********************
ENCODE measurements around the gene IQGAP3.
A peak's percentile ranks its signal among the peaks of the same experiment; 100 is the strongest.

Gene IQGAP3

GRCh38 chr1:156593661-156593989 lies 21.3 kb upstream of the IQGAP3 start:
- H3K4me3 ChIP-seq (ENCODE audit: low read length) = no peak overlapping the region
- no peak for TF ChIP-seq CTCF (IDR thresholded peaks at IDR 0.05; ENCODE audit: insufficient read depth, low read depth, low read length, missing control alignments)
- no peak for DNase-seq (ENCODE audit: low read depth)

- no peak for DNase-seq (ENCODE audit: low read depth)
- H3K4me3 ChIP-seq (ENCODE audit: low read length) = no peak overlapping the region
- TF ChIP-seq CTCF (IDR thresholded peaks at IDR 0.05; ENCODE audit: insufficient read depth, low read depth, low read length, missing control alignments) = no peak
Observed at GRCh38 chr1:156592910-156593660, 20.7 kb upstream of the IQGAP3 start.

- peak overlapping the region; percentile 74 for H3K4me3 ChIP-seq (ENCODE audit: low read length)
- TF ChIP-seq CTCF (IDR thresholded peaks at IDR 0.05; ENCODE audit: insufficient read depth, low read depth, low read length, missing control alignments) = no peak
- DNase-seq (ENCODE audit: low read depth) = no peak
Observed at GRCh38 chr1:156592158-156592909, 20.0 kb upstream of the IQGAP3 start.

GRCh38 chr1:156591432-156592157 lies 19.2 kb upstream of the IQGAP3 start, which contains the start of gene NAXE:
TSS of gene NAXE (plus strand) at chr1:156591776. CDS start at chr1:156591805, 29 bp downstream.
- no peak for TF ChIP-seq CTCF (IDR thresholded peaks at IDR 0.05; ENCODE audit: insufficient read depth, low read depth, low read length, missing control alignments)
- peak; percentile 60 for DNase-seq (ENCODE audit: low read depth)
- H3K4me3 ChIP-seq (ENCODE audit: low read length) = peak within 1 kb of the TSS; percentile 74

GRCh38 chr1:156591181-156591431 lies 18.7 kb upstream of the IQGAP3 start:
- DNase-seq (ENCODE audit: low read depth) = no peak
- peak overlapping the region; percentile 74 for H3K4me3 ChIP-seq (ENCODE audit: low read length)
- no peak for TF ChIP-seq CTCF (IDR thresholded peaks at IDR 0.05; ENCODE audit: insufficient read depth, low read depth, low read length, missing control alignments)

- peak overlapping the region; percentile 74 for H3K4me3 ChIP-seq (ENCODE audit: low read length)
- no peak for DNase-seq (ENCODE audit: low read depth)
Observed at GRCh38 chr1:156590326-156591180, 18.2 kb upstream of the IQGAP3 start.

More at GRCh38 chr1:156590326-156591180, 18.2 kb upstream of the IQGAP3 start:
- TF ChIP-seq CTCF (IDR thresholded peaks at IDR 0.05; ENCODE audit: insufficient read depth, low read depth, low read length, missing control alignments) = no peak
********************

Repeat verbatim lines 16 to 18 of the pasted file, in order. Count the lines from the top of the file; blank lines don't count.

GRCh38 chr1:156591432-156592157 lies 19.2 kb upstream of the IQGAP3 start, which contains the start of gene NAXE:
TSS of gene NAXE (plus strand) at chr1:156591776. CDS start at chr1:156591805, 29 bp downstream.
- no peak for TF ChIP-seq CTCF (IDR thresholded peaks at IDR 0.05; ENCODE audit: insufficient read depth, low read depth, low read length, missing control alignments)